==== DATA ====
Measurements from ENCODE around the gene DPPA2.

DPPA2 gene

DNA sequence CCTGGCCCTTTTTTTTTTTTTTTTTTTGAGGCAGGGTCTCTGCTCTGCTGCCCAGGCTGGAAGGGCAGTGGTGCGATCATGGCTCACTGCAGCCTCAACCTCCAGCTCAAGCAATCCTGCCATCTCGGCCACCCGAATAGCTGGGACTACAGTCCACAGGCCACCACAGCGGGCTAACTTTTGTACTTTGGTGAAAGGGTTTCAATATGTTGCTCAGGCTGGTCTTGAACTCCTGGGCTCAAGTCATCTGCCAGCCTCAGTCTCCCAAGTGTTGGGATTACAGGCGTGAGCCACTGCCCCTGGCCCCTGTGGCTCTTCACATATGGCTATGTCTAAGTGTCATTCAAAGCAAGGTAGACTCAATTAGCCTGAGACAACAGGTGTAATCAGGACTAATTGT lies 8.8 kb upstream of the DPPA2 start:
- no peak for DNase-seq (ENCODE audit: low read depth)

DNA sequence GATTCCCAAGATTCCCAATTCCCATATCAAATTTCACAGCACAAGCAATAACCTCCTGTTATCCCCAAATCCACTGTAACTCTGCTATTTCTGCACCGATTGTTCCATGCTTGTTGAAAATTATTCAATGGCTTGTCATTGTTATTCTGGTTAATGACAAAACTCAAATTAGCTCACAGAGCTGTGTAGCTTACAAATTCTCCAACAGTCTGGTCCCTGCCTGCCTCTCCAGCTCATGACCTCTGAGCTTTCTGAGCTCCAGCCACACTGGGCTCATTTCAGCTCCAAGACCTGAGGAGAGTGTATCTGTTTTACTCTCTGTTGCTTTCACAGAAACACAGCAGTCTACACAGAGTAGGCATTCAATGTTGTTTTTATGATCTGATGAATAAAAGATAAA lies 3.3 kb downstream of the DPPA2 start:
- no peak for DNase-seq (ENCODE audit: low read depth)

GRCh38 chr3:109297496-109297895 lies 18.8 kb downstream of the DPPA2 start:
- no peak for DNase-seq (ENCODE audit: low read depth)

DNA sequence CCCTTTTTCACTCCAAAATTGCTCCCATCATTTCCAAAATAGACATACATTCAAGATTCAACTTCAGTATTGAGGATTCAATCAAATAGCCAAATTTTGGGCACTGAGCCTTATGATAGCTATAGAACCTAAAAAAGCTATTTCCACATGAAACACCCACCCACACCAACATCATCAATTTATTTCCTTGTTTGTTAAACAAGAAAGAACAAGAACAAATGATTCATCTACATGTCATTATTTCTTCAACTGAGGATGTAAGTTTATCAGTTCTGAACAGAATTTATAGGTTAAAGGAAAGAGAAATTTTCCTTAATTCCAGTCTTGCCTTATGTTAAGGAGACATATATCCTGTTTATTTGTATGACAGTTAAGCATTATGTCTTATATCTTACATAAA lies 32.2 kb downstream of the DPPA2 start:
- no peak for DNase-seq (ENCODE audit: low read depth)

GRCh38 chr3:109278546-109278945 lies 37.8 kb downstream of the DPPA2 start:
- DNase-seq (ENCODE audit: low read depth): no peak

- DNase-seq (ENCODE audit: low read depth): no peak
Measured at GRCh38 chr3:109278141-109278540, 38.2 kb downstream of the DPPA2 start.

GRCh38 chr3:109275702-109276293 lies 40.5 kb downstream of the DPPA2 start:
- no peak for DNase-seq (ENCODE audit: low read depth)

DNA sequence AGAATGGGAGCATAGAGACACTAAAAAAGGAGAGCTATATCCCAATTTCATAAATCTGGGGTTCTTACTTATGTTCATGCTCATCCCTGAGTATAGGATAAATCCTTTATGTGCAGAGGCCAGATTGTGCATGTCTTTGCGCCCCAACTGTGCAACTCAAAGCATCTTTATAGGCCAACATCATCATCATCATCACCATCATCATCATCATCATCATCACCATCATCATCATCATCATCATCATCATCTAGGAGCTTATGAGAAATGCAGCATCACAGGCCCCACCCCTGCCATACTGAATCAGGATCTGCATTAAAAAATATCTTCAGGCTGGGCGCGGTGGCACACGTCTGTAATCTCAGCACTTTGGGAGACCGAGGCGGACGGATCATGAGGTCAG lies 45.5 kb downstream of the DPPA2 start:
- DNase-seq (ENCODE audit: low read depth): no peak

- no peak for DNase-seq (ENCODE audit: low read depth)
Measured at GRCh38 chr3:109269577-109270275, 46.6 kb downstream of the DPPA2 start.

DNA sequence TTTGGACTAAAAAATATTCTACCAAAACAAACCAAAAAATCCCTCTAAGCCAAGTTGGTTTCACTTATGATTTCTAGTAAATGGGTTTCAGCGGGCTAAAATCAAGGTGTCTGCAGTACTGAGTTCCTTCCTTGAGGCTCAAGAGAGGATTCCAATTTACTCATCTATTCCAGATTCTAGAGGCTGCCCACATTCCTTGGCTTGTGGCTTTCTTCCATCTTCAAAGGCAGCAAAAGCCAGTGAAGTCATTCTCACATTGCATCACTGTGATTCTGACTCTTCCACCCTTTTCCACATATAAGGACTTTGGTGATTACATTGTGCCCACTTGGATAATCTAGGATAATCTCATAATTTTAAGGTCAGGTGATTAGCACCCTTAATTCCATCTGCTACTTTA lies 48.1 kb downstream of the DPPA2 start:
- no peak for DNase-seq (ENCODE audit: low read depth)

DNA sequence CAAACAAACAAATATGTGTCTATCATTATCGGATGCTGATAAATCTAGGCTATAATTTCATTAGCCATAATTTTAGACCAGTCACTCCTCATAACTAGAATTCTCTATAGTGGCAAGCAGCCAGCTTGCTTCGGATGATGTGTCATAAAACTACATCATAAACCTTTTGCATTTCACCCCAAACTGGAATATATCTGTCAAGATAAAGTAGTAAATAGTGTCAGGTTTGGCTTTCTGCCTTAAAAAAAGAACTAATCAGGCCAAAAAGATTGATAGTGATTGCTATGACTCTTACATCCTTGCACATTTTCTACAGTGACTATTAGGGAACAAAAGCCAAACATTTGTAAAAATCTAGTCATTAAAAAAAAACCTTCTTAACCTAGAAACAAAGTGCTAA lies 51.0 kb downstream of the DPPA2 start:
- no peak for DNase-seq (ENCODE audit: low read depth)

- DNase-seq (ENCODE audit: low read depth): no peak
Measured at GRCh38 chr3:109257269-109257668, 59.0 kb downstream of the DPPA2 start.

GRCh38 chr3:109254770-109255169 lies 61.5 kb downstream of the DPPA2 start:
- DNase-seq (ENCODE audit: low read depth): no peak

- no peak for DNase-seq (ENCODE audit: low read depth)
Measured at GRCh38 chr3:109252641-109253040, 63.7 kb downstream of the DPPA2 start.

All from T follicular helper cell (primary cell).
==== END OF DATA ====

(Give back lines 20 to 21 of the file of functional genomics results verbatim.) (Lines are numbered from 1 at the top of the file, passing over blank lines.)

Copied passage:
Measured at GRCh38 chr3:109269577-109270275, 46.6 kb downstream of the DPPA2 start.

DNA sequence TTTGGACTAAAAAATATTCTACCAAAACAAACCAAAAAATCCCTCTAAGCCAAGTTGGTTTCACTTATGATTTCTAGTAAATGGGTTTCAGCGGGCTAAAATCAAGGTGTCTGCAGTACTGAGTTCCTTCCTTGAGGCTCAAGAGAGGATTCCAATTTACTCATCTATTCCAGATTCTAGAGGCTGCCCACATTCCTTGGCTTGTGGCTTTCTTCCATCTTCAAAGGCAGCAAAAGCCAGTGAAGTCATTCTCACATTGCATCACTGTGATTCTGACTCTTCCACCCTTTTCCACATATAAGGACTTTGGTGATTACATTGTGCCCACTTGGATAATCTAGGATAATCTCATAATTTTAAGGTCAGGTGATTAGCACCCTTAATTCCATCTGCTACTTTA lies 48.1 kb downstream of the DPPA2 start: